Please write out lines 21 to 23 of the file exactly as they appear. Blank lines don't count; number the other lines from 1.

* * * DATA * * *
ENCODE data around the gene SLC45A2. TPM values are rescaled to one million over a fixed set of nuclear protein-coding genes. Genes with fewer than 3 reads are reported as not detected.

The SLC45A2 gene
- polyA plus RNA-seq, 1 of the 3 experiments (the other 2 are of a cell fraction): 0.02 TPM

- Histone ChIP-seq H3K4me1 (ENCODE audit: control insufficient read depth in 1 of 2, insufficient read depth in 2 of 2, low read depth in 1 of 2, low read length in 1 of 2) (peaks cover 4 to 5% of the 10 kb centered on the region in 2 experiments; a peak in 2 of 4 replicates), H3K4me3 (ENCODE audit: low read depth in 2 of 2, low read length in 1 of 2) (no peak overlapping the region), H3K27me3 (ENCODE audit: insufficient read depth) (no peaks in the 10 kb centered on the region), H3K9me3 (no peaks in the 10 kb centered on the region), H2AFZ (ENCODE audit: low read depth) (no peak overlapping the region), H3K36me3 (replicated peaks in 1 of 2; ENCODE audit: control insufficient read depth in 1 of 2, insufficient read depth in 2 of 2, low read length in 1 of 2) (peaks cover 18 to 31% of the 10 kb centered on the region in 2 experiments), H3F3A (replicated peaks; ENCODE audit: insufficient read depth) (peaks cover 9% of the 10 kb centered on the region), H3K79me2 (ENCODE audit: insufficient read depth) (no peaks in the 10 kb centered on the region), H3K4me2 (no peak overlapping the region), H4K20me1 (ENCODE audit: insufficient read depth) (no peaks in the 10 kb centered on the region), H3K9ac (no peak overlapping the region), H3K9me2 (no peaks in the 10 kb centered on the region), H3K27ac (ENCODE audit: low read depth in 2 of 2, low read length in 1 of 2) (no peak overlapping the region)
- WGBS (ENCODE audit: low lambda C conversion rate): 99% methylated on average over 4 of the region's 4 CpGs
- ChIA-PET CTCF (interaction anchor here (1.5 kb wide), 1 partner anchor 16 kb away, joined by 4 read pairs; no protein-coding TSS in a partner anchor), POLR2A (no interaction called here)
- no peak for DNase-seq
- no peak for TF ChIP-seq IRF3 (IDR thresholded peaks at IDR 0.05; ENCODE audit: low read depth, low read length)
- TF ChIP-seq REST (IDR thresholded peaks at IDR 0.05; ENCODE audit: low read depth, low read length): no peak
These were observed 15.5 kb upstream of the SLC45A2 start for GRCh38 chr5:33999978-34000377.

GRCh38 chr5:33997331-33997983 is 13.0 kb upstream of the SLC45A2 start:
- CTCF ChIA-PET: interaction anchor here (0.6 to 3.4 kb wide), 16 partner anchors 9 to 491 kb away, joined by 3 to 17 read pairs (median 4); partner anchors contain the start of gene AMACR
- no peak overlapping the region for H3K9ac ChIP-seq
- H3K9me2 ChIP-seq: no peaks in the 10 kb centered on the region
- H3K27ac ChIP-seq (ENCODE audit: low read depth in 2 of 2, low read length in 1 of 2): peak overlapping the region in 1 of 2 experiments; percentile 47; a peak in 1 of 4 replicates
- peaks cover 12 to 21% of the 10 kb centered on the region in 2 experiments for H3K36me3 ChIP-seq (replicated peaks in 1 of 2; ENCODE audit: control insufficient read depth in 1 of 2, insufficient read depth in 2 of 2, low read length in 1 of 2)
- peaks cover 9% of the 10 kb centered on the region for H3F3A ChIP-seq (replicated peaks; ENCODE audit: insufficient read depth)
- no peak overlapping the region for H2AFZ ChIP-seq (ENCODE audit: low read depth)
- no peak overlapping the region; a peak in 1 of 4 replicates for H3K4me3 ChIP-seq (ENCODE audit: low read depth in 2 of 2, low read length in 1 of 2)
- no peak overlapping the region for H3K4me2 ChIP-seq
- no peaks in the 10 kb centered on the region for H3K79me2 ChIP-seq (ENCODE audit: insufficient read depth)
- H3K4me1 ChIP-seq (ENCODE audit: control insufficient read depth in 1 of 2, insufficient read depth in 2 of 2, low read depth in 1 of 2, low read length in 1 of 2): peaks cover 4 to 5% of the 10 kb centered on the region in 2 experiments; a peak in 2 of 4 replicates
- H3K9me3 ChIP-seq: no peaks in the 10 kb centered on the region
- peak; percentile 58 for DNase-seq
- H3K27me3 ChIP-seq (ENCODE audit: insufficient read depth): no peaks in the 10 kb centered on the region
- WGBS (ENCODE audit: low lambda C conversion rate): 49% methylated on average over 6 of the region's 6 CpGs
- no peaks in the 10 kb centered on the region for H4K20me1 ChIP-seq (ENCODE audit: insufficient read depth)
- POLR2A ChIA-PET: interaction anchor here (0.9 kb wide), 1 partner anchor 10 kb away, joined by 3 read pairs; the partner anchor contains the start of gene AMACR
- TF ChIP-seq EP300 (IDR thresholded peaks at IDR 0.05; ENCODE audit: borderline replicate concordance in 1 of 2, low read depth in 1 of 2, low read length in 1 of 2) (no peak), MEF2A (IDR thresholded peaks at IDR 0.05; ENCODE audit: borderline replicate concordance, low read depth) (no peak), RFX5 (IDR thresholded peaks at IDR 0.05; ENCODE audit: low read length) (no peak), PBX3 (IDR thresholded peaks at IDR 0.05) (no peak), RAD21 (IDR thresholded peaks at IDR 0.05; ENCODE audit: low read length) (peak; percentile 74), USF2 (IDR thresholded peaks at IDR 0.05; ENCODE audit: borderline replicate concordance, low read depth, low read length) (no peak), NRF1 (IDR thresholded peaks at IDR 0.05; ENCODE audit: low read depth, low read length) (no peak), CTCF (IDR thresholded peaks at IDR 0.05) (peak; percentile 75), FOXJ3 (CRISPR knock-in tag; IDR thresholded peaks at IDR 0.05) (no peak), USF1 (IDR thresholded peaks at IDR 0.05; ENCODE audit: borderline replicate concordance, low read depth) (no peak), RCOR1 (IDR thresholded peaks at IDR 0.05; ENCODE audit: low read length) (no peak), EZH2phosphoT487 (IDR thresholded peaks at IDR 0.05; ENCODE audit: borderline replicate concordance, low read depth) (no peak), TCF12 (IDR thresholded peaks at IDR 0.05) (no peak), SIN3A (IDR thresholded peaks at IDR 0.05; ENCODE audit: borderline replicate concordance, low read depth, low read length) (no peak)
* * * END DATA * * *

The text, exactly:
- no peaks in the 10 kb centered on the region for H3K79me2 ChIP-seq (ENCODE audit: insufficient read depth)
- H3K4me1 ChIP-seq (ENCODE audit: control insufficient read depth in 1 of 2, insufficient read depth in 2 of 2, low read depth in 1 of 2, low read length in 1 of 2): peaks cover 4 to 5% of the 10 kb centered on the region in 2 experiments; a peak in 2 of 4 replicates
- H3K9me3 ChIP-seq: no peaks in the 10 kb centered on the region